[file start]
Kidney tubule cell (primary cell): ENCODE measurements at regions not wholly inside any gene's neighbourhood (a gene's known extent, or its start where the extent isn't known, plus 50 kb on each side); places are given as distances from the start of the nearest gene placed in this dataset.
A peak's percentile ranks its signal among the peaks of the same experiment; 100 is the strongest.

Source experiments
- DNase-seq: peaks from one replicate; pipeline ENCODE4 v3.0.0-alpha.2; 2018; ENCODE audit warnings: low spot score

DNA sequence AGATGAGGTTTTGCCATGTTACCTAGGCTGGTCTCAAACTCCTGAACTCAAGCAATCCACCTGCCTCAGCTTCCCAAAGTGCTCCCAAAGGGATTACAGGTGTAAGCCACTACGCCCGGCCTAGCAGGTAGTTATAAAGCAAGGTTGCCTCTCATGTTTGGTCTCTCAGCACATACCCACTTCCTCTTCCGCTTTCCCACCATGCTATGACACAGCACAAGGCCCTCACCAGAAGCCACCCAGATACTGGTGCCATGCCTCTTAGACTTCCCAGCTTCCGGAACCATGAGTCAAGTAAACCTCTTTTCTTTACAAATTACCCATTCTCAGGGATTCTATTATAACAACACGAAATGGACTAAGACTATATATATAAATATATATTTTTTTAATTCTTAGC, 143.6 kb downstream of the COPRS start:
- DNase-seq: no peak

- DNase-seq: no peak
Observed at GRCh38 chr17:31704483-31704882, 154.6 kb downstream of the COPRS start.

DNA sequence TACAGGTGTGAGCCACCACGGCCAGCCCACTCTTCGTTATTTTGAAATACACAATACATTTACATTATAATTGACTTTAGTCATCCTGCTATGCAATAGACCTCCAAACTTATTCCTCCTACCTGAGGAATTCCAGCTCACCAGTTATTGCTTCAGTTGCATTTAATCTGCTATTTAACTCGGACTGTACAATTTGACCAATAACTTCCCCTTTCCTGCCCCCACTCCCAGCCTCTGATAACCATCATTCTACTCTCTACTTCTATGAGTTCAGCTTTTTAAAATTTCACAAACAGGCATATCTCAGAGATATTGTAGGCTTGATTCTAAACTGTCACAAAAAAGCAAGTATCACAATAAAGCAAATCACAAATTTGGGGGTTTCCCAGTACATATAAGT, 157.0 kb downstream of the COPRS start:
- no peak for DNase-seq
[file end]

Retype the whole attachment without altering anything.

Kidney tubule cell (primary cell): ENCODE measurements at regions not wholly inside any gene's neighbourhood (a gene's known extent, or its start where the extent isn't known, plus 50 kb on each side); places are given as distances from the start of the nearest gene placed in this dataset.
A peak's percentile ranks its signal among the peaks of the same experiment; 100 is the strongest.

Source experiments
- DNase-seq: peaks from one replicate; pipeline ENCODE4 v3.0.0-alpha.2; 2018; ENCODE audit warnings: low spot score

DNA sequence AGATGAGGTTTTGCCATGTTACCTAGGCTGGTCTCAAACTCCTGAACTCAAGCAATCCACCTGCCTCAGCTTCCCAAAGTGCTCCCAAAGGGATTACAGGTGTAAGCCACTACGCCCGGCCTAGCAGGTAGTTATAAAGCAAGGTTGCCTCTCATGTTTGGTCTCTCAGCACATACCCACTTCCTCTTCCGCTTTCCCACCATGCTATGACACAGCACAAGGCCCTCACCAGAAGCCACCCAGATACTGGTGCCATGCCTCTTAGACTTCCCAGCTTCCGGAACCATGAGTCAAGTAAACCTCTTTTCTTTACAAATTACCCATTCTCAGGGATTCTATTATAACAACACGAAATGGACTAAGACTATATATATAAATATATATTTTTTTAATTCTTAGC, 143.6 kb downstream of the COPRS start:
- DNase-seq: no peak

- DNase-seq: no peak
Observed at GRCh38 chr17:31704483-31704882, 154.6 kb downstream of the COPRS start.

DNA sequence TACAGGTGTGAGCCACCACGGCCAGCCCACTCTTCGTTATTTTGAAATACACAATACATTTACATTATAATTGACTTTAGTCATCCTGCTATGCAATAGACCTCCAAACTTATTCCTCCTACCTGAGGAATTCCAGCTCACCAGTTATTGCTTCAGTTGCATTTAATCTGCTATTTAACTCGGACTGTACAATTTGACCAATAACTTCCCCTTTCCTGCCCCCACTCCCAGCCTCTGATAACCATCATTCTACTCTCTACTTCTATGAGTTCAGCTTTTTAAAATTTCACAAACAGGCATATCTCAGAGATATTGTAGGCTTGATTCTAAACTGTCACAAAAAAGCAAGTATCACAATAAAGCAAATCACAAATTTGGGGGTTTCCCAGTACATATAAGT, 157.0 kb downstream of the COPRS start:
- no peak for DNase-seq